The new $2.6 million Lamborghini Countach is a hybrid
The original Lamborghini Countach, unveiled as a concept car at the Geneva Motor Show in 1971, made the Italian automaker world famous. The new Countach, unveiled at an event during Monterey Car Week in California Friday, celebrates the 50th anniversary of that debut.
In many regards, the new Countach is a direct descendent of the original. It has a V12 engine, directly behind the two seats. And, like every Lamborghini sports car since the Countach, it’s shaped like a low-profile wedge.
There’s one very big difference, though. This new Countach is a hybrid. It’s not a plugin hybrid but, as the car drives, it stores power in a supercapacitor that can provide some additional power to the wheels during hard acceleration. At low speeds, it also provides power between gear shifts to help smooth the uncomfortable surging and bucking that can come from Lamborghini’s aggressive racecar-style transmission.
Supercapacitors are more expensive than batteries and they are not as good as batteries at storing energy for long periods. But they can store more energy per cubic centimeter than batteries and they can absorb and release energy more quickly.
Only 112 of the cars will be made. The number is a reference to Lamborghini’s internal project name for the original Countach, LP-112. The first cars will be delivered to customers in the first quarter of 2022.
Lamborghini chief executive Stephan Winkelmann explained that he is “not a big fan of doing ‘retro’ cars.” He wanted this car, even though it’s suggestive of the original Countach of the 1970s and ’80s, not to look like a copy.
So Lamborghini designers subtly incorporated visual cues from various versions of the old Countach, explained Lamborghini designer Mitja Borkert. The overall shape was taken from the first concept version of the Countach, which had a very smooth profile. That’s why there’s no visible rear wing. (There is a wing, since the car’s power and performance demands it, but it retracts when not needed.)
The indentation in the roof that spreads out toward the back is modeled on the “Periscopio” notch in the roof of the first production Countach cars. Instead of a typical windshield-mounted rearview mirror, those early Countaches had a sort of periscope that allowed the driver to see behind the car by looking out over the roof. The roof indentation mimics the one that the periscope looked through. In the new Countach, there is a glass sunroof inside that notch that can be darkened when the sun is too bright.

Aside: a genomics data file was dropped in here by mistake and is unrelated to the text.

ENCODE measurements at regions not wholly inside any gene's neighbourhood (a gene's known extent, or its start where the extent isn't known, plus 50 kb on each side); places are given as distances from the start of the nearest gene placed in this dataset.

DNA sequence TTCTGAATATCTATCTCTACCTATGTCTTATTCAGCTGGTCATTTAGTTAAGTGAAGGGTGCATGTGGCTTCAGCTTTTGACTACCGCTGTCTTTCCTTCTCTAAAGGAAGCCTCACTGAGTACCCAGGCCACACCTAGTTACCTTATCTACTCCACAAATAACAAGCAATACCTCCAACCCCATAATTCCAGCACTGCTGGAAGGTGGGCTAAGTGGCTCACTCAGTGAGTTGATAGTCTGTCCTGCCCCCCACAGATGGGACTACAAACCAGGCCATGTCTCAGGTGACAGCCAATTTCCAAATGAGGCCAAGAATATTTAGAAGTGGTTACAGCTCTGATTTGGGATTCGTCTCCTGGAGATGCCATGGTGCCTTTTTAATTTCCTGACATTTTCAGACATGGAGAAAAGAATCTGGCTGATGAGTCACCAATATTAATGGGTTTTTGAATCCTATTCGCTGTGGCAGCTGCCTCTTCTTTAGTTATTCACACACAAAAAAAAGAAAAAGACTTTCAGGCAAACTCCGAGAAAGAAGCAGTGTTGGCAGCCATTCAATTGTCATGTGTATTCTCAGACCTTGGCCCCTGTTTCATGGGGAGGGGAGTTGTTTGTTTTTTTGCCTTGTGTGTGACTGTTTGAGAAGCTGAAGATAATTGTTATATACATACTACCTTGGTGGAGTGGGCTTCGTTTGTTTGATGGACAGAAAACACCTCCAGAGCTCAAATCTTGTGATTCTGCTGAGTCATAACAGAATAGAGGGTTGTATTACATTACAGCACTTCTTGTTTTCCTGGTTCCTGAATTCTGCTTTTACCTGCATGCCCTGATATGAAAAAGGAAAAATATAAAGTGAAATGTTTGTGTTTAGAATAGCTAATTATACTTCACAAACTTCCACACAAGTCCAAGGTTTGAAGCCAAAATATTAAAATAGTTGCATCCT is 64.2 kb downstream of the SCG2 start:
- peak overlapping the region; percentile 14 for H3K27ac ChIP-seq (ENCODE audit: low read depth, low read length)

Unlike other modern Lamborghinis, the new Countach also has rectangular headlights designed to mimic those of the original. There are no fang-like light designs on the front, as Lamborghini’s other new supercars have. The narrow grille on the front with the word “Countach” written on it is also based on the original concept version.
The Countach was one of the few Lamborghini models not named after a fighting bull. “Countach!” is actually a mild curse word in the Piedmontese dialect spoken decades ago in region of Italy where the car was first designed. As the designer Marcello Gandini told CNN Business in a 2019 interview, when craftsmen were building a full-size mock-up of the car, one particularly large and gruff man kept cursing in astonishment at what he was helping to create. “Countach!” he would say over and over. The name stuck.
The Lamborghini, with its aggressive design, scissor doors and powerful engine mounted behind two seats, became the model for future supercars from Lamborghini and other manufacturers as well. Only 112 of these new Lamborghini Countaches are being built and, according to Lamborghini, all of them have already seen sold.